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Thursday, May 16

A Celtic blessing prayer

Christ be with us
As we pick up burdens
And begin journeys we do not want to take.
Christ be with us
As we turn to you to calm racing hearts,
And to guide us forward.
Christ be with us
As we feel strength begin to rise in our souls.
Amen.

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Friday, May 17

Songs can be prayers. Let your soul be encouraged by the song “The Storm Is Passing Over,” by Donald Vails.

The text of this gospel song was written by Charles A. Tindley in 1905. The link below is to a video of a performance from the Detroit Mass Choir.

https://www.youtube.com/watch?v=d3jgPsGQSdQ

O courage, my soul, and let us carry on.
For the night is dark, and I am far from home.
Thanks be to GOD. The morning light appears.
The storm is passing over. The storm is passing over.
The storm is passing over, Halelujah…

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Saturday, May 18

Holy One,
We bring to You
our worry and unease,
We bring to You
Our prayers for those with whom we disagree,
We bring to You our prayers for wisdom and compassion,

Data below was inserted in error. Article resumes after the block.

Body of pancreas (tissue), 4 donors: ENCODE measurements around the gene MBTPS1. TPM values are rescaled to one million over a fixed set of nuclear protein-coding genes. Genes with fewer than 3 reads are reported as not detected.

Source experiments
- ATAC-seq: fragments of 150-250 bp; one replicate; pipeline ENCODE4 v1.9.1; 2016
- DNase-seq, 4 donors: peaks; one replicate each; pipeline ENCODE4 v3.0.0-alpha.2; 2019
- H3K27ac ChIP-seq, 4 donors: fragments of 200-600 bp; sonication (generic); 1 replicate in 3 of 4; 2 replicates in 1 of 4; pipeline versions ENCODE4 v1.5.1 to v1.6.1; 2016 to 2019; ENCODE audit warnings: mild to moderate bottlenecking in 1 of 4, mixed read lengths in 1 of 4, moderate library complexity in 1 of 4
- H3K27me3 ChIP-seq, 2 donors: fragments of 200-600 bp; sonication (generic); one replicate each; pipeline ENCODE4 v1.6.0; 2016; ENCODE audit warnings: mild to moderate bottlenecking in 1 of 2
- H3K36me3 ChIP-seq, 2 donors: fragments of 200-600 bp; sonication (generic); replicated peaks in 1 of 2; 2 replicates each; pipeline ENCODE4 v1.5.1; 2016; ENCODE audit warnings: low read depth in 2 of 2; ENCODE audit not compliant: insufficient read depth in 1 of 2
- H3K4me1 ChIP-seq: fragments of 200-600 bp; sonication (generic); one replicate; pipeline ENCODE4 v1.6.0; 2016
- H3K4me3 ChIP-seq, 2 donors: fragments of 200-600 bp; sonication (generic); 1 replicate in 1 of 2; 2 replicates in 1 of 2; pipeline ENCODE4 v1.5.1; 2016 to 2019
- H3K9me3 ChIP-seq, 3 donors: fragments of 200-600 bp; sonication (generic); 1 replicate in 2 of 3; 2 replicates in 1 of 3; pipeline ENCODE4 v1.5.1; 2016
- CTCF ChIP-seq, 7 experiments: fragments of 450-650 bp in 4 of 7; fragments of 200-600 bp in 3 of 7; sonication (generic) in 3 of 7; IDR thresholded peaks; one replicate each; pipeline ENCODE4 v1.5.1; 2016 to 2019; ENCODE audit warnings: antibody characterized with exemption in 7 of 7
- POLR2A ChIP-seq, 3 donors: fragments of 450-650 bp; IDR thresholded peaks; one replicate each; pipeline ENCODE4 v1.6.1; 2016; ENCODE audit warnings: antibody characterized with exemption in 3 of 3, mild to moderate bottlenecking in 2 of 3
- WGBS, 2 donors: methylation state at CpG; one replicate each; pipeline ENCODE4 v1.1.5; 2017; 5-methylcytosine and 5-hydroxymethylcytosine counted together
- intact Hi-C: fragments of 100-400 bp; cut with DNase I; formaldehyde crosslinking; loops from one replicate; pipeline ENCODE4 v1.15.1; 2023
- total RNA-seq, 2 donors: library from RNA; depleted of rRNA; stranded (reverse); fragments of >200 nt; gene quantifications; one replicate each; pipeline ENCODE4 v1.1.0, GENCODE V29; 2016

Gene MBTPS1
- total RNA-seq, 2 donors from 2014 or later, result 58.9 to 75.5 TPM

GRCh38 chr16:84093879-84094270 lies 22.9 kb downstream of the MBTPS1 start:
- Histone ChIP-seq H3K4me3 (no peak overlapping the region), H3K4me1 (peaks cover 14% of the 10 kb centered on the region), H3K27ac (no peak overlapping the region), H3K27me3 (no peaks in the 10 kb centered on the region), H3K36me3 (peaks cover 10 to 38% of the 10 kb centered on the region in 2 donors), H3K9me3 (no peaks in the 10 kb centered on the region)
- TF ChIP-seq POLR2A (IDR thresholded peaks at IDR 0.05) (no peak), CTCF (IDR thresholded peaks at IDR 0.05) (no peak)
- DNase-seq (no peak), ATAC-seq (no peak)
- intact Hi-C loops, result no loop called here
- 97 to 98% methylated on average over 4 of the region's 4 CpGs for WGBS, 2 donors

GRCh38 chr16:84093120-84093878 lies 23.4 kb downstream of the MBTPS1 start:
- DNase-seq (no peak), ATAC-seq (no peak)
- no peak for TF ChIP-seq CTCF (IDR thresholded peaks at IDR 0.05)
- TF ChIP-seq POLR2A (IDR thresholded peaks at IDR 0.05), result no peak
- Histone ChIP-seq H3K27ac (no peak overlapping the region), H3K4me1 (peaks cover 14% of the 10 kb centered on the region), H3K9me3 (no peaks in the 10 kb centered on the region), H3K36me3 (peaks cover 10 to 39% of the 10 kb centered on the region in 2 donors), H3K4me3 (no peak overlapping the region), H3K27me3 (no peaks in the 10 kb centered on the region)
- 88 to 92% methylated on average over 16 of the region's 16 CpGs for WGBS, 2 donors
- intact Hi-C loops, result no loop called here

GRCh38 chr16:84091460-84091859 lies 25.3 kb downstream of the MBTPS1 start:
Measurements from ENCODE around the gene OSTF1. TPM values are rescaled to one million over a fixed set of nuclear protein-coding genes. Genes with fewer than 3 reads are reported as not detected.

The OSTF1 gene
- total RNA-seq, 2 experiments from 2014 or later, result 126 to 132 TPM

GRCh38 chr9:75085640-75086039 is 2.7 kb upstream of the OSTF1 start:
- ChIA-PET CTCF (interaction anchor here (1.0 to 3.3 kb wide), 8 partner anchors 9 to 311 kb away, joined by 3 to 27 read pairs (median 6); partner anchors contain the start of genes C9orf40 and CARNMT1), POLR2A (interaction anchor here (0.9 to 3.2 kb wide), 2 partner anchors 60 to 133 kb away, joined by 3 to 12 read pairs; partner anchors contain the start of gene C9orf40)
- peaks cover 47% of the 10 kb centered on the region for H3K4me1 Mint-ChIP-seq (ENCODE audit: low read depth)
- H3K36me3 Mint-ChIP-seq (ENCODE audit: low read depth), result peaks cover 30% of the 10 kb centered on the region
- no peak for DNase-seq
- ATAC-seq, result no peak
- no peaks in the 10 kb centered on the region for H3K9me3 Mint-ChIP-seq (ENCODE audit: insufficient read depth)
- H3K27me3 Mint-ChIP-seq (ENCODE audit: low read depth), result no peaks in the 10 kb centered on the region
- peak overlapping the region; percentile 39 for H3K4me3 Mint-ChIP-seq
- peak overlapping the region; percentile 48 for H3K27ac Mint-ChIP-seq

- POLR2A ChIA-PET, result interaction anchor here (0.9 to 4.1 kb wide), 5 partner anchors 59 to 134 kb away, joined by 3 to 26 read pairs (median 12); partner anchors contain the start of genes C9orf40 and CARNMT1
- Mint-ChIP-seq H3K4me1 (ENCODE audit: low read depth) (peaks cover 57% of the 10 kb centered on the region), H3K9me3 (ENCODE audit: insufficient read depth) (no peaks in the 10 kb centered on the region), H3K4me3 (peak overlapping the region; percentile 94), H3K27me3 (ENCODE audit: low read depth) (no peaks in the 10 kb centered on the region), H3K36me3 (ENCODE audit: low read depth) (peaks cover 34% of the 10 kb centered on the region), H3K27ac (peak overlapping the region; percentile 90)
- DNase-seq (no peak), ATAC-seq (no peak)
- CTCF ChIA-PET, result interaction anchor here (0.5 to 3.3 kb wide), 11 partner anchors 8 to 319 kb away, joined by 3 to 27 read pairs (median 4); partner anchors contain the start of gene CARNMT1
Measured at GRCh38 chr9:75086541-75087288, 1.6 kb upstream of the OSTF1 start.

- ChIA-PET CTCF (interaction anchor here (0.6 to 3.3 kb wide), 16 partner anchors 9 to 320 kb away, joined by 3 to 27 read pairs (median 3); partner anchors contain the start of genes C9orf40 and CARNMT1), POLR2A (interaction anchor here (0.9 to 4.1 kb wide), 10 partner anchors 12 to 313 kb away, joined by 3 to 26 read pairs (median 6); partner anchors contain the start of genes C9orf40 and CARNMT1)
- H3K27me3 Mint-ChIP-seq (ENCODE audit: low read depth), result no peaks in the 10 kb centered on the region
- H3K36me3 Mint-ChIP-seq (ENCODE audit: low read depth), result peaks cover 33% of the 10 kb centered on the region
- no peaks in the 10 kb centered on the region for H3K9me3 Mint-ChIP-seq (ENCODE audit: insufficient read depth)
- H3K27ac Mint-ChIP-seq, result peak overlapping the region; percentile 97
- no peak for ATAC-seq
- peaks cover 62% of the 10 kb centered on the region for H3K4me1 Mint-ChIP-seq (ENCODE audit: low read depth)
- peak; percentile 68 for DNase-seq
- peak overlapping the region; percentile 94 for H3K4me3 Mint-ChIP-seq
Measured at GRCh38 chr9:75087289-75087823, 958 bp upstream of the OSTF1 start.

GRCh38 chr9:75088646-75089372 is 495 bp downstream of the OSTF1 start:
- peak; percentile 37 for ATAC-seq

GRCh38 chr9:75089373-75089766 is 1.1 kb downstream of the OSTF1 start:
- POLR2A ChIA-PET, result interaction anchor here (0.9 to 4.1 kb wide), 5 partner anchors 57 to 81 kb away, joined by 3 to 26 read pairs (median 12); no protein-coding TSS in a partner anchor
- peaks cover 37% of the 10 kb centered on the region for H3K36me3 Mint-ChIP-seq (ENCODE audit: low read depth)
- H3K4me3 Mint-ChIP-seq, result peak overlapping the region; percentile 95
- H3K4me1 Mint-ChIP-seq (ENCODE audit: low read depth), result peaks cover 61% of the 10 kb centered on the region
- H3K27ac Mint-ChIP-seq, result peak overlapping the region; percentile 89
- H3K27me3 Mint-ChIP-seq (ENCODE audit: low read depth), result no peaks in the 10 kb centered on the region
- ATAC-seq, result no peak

We bring ourselves to You, that we might grow in generosity of spirit,
clarity of mind,
and warmth of affection.

— Iona Abbey Worship Book

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Sunday, May 19

When I behold the problems of our world, O Lord,
I pray not to be tempted to quick answers.
When every tongue declares a different truth,
when every people praises its own righteousness,
let me pause before I speak or praise or hope.
Let me look inward seeking to discover eternal truths implanted there by you,
truths greater than those heard in the outer multitude of voices and words.
And let me remember always that
to be loud is not to be right,
to be strange is not to be forbidden,
to be new is not to be frightful,
to be different is not to be ugly.
Thus let me find truths true to you,
that I might live with them, with you, and with myself in peace.

Adapted from a German prayer found in The Little Book of Prayers

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Monday, May 20

 

God of compassion and love, we offer you all our joys and celebrations, but also our suffering and pain. Give us renewed strength to bear our weakness, healing even when there is no cure, peace in the midst of turmoil and love to fill the spaces in our lives. Thanks be to God, the source from whom all love flows. Thanks be to Jesus, who embodies compassion for others. And thanks be to the Holy spirit, who brings light to the darkest places.